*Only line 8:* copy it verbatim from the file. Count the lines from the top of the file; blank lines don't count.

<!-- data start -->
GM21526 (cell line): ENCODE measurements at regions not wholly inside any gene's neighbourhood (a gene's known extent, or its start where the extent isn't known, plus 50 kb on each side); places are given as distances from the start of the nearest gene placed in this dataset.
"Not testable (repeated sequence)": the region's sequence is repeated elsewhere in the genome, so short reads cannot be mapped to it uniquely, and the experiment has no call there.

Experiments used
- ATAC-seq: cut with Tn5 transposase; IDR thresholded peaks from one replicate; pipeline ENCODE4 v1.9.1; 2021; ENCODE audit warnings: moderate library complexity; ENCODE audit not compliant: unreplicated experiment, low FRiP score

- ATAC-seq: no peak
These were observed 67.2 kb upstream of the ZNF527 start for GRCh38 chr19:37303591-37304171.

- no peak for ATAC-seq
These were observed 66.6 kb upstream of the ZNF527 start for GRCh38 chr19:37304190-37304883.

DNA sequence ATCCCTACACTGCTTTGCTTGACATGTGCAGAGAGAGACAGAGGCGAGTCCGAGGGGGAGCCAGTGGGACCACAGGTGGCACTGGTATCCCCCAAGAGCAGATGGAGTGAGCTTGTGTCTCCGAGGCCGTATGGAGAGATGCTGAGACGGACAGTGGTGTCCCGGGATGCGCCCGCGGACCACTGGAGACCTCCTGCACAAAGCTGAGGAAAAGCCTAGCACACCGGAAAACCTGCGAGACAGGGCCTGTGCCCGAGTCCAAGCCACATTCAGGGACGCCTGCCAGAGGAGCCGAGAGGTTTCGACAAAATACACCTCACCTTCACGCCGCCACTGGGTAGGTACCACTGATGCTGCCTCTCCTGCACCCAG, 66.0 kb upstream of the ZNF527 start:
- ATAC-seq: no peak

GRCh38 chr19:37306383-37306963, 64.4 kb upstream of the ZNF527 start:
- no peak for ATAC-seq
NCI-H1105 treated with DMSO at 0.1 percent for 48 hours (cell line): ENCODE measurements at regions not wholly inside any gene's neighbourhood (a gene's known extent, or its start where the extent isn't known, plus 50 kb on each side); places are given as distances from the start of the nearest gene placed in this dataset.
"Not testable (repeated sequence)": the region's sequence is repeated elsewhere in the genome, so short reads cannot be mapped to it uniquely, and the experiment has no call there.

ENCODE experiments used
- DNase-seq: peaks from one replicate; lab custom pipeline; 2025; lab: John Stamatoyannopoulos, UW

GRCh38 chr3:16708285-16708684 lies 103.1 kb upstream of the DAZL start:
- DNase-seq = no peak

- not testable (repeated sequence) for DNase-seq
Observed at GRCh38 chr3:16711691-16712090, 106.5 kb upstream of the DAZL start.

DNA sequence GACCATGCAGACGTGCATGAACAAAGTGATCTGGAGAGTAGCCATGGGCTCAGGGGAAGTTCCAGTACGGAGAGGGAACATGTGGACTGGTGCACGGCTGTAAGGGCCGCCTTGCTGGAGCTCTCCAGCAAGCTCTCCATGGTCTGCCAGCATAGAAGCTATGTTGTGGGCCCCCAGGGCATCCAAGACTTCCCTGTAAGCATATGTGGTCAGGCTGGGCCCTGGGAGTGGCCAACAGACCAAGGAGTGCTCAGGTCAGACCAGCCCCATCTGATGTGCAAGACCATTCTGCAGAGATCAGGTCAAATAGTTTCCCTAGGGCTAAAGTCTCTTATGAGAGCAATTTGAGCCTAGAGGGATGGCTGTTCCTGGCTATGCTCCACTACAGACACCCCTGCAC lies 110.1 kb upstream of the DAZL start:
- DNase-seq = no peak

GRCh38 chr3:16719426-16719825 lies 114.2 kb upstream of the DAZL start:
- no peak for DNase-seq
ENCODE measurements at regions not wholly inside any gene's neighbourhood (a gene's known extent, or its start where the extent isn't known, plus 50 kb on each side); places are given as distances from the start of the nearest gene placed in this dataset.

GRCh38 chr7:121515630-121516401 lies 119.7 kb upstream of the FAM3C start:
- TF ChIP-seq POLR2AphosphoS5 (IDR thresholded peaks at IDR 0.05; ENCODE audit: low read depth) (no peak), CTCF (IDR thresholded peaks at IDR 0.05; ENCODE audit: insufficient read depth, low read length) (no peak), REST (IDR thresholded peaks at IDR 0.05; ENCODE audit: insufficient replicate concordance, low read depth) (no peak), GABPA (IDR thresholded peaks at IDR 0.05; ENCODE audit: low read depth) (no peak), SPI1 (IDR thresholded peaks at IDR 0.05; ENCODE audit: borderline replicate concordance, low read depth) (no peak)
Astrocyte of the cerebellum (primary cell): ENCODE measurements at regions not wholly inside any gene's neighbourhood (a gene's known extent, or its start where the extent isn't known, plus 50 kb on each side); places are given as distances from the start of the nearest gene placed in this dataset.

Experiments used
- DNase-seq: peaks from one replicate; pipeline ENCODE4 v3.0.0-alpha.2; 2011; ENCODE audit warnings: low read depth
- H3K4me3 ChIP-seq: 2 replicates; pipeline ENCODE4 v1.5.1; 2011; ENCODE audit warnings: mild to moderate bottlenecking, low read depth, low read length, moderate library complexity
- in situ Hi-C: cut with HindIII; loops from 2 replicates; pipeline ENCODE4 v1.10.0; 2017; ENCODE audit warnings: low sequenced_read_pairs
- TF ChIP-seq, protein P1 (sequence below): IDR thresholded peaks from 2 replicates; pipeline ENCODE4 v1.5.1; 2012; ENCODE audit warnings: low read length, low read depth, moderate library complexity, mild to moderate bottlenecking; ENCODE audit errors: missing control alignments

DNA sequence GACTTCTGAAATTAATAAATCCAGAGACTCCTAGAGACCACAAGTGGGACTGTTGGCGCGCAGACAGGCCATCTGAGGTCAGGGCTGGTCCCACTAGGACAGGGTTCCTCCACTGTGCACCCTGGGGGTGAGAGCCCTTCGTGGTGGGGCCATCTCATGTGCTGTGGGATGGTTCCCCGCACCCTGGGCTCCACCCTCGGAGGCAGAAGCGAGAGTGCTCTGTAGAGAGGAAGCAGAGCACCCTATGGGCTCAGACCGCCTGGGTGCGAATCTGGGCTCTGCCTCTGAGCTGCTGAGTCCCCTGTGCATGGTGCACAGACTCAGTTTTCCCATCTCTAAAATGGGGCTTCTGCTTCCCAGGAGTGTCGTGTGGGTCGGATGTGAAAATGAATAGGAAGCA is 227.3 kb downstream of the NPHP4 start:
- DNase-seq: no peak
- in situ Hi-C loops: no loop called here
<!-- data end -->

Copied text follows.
These were observed 66.6 kb upstream of the ZNF527 start for GRCh38 chr19:37304190-37304883.